What is the role of sublingual (SL) immunotherapy in the treatment of allergic rhinitis?

Updated: Jan 02, 2020
  • Author: Quoc A Nguyen, MD; Chief Editor: Arlen D Meyers, MD, MBA  more...
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A Cochrane Database of Systematic Reviews article concluded that the sublingual (SL) route is a safe and effective method of immunotherapy; [7]  SL immunotherapy is more convenient than weekly injections for individuals with limited, specific allergies that match the SL product. However, SL immunotherapy may not be appropriate for everyone. Those affected by multiple allergens may not obtain relief from all of their symptoms by taking immunotherapy for only a single or several allergens.

In April 2014, the FDA approved an SL tablet consisting of 5 calibrated grass pollen extracts (Oralair). It contains Perennial Ryegrass (Lolium perenne), Kentucky bluegrass (Poa pratensis), Timothy grass (Phleum pratense), Orchard grass (Dactylis glomerata), and Sweet Vernal grass (Anthoxanthum odoratum). [8]

The Oralair SL tablet needs to be initiated 4 months prior to the season for the specific allergen.

A second SL immunotherapy for Timothy grass (Grastek) was also approved in April 2014 for adults and children aged 5 years or older. It should be initiated at least 12 weeks before the start of the grass pollen season. [9] Efficacy and safety in North America was established in a large study (n=1500) of adults and children aged 5-65 years. Results showed a 23% improvement of symptoms in the entire grass pollen season. [10]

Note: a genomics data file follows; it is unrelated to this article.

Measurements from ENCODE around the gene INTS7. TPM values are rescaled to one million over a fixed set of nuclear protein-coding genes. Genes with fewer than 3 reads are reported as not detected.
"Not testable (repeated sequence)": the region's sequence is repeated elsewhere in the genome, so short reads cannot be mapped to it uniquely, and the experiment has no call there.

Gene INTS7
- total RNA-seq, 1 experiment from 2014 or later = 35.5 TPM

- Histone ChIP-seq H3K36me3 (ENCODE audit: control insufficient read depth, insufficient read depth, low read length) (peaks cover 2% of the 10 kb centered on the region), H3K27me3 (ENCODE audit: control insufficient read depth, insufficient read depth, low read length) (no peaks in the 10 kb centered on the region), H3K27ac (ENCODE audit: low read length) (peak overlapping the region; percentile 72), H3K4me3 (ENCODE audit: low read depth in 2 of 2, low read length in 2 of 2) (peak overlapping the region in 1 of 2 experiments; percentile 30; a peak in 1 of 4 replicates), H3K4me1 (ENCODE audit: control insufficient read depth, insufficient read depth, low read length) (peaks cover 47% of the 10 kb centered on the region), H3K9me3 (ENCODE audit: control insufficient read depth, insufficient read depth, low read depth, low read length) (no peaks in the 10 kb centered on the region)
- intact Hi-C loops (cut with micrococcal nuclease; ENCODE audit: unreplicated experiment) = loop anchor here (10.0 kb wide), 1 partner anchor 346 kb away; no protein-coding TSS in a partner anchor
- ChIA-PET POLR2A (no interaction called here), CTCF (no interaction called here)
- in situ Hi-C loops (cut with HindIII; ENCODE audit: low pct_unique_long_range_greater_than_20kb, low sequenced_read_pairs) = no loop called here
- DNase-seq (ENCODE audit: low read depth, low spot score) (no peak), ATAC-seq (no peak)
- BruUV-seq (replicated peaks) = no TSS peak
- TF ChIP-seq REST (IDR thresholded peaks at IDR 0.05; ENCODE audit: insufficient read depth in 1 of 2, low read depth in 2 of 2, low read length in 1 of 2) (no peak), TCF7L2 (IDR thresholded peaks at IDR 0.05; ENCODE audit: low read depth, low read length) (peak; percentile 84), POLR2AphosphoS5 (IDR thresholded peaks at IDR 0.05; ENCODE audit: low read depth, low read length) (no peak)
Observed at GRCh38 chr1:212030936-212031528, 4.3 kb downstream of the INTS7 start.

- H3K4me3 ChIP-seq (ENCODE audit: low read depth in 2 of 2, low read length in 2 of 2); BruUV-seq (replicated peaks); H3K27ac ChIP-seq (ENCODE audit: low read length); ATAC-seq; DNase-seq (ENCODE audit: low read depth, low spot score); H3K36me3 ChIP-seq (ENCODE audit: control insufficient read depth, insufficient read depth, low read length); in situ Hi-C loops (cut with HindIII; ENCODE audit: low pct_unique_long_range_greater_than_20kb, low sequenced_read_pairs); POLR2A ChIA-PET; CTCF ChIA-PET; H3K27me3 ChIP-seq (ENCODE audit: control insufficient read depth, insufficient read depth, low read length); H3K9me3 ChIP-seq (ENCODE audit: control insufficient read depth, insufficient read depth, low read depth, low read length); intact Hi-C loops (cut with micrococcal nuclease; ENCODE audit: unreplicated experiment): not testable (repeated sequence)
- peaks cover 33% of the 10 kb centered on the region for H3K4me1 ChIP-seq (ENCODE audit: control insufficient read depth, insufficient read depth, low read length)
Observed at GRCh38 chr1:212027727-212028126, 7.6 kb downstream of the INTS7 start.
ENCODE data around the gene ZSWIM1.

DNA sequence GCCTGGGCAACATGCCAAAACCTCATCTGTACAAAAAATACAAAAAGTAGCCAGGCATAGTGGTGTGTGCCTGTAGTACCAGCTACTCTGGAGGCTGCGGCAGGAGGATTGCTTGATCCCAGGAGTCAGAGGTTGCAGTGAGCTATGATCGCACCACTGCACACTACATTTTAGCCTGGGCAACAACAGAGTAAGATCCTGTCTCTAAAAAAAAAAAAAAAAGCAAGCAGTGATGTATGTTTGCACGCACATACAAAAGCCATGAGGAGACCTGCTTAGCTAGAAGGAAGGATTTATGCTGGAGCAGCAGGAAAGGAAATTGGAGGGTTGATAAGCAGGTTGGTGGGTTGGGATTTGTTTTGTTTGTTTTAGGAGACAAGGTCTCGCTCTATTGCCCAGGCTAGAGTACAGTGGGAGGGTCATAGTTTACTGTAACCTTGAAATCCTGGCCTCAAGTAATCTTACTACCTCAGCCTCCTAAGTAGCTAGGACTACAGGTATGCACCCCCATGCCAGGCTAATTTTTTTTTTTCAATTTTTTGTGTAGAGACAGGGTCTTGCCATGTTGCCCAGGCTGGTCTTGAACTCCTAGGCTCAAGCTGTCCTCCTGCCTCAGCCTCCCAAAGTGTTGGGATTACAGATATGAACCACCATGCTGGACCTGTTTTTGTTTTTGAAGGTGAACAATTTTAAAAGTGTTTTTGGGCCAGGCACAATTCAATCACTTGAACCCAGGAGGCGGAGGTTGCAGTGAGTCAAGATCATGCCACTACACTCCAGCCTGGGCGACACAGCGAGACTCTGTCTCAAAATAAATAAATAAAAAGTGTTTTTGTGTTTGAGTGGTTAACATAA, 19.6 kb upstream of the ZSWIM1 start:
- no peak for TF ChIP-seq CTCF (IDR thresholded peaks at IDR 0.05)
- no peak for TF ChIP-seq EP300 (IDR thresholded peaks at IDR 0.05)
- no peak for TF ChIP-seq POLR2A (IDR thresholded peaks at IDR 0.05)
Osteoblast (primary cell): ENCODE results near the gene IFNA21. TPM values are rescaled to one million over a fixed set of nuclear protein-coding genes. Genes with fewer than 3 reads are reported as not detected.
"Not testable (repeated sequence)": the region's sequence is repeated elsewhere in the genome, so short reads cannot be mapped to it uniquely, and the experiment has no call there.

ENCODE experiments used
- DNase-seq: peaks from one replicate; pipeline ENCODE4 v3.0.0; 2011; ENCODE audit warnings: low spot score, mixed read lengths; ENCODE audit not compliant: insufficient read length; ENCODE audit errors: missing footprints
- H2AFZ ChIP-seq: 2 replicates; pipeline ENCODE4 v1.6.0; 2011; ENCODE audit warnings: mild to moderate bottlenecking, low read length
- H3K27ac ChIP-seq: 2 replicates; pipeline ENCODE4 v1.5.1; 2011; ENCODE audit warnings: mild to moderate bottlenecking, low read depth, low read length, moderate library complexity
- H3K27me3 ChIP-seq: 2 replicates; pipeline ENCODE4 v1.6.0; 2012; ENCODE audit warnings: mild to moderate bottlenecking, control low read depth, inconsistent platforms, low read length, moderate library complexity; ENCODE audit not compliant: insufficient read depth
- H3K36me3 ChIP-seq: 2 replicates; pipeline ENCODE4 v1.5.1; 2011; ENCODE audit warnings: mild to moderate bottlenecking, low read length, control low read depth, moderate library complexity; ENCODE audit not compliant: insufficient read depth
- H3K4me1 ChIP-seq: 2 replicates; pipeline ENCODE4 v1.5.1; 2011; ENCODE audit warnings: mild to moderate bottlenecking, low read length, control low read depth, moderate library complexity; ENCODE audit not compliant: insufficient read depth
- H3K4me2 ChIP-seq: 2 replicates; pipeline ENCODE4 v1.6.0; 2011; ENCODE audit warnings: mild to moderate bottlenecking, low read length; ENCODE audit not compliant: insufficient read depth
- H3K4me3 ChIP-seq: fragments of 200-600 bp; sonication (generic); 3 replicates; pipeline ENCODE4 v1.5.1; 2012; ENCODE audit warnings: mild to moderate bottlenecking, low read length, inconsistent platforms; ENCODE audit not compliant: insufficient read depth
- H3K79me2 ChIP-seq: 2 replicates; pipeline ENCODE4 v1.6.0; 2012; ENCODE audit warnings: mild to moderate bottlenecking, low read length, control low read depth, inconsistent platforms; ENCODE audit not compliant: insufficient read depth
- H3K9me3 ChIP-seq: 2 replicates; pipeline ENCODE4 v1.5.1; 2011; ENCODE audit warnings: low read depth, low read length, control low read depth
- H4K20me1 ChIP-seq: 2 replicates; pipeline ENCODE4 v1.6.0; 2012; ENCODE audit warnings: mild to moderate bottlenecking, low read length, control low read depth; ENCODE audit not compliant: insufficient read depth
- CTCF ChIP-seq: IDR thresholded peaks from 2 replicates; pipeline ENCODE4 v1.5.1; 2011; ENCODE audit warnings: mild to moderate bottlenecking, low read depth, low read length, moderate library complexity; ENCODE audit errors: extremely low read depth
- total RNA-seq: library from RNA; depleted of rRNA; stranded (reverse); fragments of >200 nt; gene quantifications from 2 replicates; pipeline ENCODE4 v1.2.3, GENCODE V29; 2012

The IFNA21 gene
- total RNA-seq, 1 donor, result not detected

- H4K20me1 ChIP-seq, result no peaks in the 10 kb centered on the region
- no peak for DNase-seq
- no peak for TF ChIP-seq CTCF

A third SL immunotherapy for ragweed (Ragwitek) was also approved in April 2014 for adults aged 18 years or older. Effectiveness studies included about 760 patients. Phase 3 clinical trials showed reduced rhinoconjunctivitis symptoms over the entire season by 27-43% compared with placebo. It is approved for adults aged 18 years or older. [11, 12]

A study by Devillier et al indicated that in patients with allergic rhinitis, administration of prescription SL immunotherapy with grass pollen tablets reduces the need for allergic rhinitis and asthma medications. The investigators found, for example, that asthma therapy was initiated in 1.8% of patients treated with SL immunotherapy, compared with 5.3% of control patients. [13]

An SL immunotherapeutic agent (Odactra) for house dust mites was approved by the FDA in 2017 for adults aged 18 through 65 years. It is a standardized allergen extract indicated as daily SL immunotherapy for allergic rhinitis, with or without conjunctivitis, confirmed using in vitro testing for IgE antibodies to the house dust mite D farinae or D pteronyssinus, or through skin testing using licensed house dust mite allergen extracts. [14]

The first dose must be administered in a healthcare setting and supervised by a doctor experienced in allergic disease diagnosis and treatment. After this initial dose is given, the patient must be monitored for signs or symptoms of a severe systemic or local allergic reaction. Within the prescribing information, a boxed warning describes life-threatening allergic reactions. The boxed warning also specifies that the patient must be prescribed autoinjectable epinephrine to have while using house dust mite immunotherapy.

Approval was based on a double-blind, multicenter trial (n = 1482) in adolescents and adults with house dust mite allergic rhinitis with or without conjunctivitis (AR/C). Over a 52-week period, house dust mite immunotherapy improved the rhinoconjunctivitis score and visual analog scale–assessed AR/C symptoms. [15]

A study by Soh et al indicated that sublingual immunotherapy with extracts from the dust mite Blomia tropicalis is effective in treating allergic rhinitis sensitized to this species. The study, which included 39 children and adults, found patients’ Total Nasal Symptom Scores and Mini Rhinoconjunctivitis Quality of Life Questionnaire scores improved after 3 months of treatment and continued to approve thereafter. [16]

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